United Airlines is currently in the process of modernizing its fleet with its largest-ever aircraft purchase. The Chicago-based carrier ordered 200 Boeing 737 Max jets and 70 Airbus A321neo aircraft, for a grand total of $35 billion. The airline is also buying 100 ES-19 electric planes from Swedish startup Heart Aerospace to support shorter routes. CNN Business reports that United is paying far below half of the 737 Max’s list price because of its previous electrical problems. The order includes 150 of the newest version of the 737 Max, the Max 10, which is in testing and not yet certified to fly passengers.
These investments mark the industry’s largest aircraft purchase in about a decade and signify that United believes air travel is truly bouncing back. “They're getting a good deal,” Ron Epstein, aerospace analyst for Bank of America, told CNN Business. “But if they didn’t feel reasonably good about the return of market for flying, they wouldn’t be doing it.”
About 200 of the planes will replace United’s smaller 50-passenger regional jets. Another 100 will be used to replace older full-size planes. The electric planes will be used for urban or commuter trips of up to 250 miles, which is all the plane batteries can accommodate. In the past, some of these routes were eliminated by carriers for being too expensive, Reuters reports. In addition, the zero-emissions planes will be an important stepping-stone for the airline as it works toward its goal of reducing its greenhouse gas emissions 100% by 2050.
In February, United made an investment in electric aircraft startup Archer and purchased $1 billion worth of aircraft, with an option to purchase an additional $500 million. The company is also partnering with Phoenix-based regional carrier Mesa Airlines to buy 200 Archer eVTOL planes and possibly 100 more Heart Aerospace ES-19s. Including these and previous orders, United is on tap to obtain 500 new jets.
The company is also calling its laid-off employees back to work and plans to add 25,000 frontline jobs — including pilots, flight attendants, mechanics, and gate agents — over the next five years.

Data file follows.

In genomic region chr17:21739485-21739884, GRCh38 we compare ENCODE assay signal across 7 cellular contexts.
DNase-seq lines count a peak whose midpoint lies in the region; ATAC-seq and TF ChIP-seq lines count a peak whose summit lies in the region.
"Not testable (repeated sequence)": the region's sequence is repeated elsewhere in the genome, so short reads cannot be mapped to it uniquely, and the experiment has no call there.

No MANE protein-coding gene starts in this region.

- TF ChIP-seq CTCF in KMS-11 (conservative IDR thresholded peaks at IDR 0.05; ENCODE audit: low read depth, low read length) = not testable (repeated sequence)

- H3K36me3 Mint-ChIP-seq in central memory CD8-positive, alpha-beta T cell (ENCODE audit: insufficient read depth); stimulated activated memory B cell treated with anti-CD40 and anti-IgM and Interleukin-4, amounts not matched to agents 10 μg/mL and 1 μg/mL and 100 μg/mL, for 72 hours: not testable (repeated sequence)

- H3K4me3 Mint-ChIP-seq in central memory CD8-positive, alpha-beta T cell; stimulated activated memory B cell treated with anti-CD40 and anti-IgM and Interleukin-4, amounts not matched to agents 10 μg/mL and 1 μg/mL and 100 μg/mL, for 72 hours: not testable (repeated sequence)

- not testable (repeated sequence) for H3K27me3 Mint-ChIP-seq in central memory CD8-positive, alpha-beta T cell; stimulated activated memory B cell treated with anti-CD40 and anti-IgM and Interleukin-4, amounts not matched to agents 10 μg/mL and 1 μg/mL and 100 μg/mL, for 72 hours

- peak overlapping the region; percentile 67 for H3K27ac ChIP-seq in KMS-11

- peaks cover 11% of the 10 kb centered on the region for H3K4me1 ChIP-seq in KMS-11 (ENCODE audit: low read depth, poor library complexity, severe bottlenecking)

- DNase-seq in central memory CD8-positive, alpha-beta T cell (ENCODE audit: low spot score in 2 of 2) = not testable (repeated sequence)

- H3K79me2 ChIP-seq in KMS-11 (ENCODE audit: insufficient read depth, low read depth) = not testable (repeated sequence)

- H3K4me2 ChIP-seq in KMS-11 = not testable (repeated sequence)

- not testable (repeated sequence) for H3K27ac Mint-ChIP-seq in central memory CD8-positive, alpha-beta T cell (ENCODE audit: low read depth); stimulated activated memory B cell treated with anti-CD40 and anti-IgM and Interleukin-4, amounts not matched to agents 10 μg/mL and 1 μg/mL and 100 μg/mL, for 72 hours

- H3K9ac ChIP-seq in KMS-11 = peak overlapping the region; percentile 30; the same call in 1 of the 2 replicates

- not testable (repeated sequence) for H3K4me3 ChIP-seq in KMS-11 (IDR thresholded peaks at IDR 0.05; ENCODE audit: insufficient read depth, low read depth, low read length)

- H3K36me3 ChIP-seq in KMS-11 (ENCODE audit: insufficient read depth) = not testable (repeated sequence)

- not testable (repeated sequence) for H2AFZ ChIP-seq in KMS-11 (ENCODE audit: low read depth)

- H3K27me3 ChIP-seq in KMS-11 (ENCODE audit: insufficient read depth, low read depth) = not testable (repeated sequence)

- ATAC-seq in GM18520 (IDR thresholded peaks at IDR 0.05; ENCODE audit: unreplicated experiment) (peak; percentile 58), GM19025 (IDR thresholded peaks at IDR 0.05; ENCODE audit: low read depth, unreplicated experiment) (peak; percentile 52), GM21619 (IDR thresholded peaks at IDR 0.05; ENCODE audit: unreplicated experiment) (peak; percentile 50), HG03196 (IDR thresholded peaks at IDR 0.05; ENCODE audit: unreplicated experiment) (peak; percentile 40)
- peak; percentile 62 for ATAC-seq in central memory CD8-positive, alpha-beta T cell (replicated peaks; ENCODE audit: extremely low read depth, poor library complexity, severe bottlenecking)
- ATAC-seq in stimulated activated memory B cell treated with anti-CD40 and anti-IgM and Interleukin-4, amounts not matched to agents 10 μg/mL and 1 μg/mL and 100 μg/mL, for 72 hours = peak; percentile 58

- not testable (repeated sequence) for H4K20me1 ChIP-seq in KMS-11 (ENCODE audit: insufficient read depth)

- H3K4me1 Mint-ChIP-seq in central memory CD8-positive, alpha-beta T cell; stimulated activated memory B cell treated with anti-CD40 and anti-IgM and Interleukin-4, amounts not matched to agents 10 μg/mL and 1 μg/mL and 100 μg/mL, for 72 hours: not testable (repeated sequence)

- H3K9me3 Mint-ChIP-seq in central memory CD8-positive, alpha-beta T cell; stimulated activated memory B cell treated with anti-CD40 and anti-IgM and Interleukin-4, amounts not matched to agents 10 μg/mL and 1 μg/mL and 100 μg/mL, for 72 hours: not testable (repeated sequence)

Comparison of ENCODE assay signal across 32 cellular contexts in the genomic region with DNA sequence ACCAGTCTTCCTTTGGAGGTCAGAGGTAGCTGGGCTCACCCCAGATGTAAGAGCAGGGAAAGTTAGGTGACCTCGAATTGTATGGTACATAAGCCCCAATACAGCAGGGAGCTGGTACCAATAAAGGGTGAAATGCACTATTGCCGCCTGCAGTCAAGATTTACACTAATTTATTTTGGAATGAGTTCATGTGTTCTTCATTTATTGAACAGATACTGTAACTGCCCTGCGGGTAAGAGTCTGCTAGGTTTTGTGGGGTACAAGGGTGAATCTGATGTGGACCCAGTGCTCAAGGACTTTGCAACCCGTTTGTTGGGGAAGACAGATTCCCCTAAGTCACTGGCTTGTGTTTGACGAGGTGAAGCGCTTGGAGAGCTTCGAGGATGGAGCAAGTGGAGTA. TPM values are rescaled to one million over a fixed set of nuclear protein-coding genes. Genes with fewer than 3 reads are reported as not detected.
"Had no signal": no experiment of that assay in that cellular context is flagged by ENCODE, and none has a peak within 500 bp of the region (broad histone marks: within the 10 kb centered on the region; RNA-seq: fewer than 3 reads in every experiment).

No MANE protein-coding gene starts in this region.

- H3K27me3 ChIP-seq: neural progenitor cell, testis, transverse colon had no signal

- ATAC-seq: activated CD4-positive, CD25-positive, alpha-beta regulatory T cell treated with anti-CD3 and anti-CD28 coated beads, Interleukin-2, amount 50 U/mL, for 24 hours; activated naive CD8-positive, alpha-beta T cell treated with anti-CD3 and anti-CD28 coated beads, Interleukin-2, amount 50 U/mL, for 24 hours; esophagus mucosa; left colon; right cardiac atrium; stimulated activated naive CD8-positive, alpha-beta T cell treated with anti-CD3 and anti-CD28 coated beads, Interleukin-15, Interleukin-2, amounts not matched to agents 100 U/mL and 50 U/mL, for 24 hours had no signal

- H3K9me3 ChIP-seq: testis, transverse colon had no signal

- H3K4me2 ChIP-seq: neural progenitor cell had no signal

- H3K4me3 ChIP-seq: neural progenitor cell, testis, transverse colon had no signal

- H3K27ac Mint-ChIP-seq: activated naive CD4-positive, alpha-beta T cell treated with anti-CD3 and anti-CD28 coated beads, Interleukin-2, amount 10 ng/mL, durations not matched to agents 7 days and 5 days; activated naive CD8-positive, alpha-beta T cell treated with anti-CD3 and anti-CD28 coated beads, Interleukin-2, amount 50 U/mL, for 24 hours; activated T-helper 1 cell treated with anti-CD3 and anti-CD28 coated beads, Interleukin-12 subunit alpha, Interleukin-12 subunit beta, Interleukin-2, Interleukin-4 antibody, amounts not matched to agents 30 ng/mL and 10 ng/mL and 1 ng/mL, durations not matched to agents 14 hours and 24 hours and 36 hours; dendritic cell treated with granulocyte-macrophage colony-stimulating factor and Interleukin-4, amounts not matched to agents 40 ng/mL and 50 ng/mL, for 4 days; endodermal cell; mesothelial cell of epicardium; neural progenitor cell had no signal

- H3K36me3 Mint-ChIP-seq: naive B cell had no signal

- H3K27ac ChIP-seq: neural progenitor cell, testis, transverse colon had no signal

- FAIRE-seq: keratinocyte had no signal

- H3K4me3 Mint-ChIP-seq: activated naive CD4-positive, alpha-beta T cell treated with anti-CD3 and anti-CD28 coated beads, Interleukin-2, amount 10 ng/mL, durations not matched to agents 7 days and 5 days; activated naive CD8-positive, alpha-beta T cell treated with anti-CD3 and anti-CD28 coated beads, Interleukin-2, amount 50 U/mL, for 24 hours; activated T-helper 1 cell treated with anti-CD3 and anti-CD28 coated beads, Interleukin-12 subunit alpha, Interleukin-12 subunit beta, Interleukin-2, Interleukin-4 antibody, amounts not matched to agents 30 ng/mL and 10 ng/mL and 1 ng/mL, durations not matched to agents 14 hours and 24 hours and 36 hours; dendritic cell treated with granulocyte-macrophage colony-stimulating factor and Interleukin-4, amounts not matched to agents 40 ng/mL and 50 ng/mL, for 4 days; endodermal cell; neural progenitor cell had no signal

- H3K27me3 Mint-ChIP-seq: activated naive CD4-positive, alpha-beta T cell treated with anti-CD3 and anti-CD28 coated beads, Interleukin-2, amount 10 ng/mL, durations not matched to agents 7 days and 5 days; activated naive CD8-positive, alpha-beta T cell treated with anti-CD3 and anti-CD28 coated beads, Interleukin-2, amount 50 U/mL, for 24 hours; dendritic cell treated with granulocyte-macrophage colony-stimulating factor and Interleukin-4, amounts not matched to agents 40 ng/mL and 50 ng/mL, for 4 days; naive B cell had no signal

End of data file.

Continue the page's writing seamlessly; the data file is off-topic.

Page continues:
Now arriving in San Antonio
United leaders expect to post an adjusted pre-tax profit this month, which would mark the first sign of profitability for any major airline since COVID-19. Indeed, leisure travel is almost back to normal, and many industry experts are predicting record international travel next year.
Here at ASCM, we’re very excited about the travel rebound, and we can’t wait to greet you at the ASCM CONNECT Annual Conference. Our 2021 event will take place October 24-26 in San Antonio and include more than 50 instructive and inspiring educational sessions. The speaker lineup features supply chain leaders from Bristol Myers-Squibb, Clorox, Coca-Cola Beverages Africa, Dell, DHL, Gartner, GE Appliances, Sysco, UN Global Compact and many more. We’ll also be offering exclusive in-person features, including Connection Cafés for enhanced discussion and networking, as well as Innovation Labs that showcase cutting-edge technology from companies including o9 Solutions, Coupa and Deloitte.
This year’s event is hybrid, so if a flight isn’t in your future, register for our innovative virtual experience. You’ll have access to more than 40 educational sessions, including numerous presentations live-streamed from San Antonio.
Registration for both events is open now with great early-bird rates. Whether you’re joining us in San Antonio or online, we can’t wait to connect.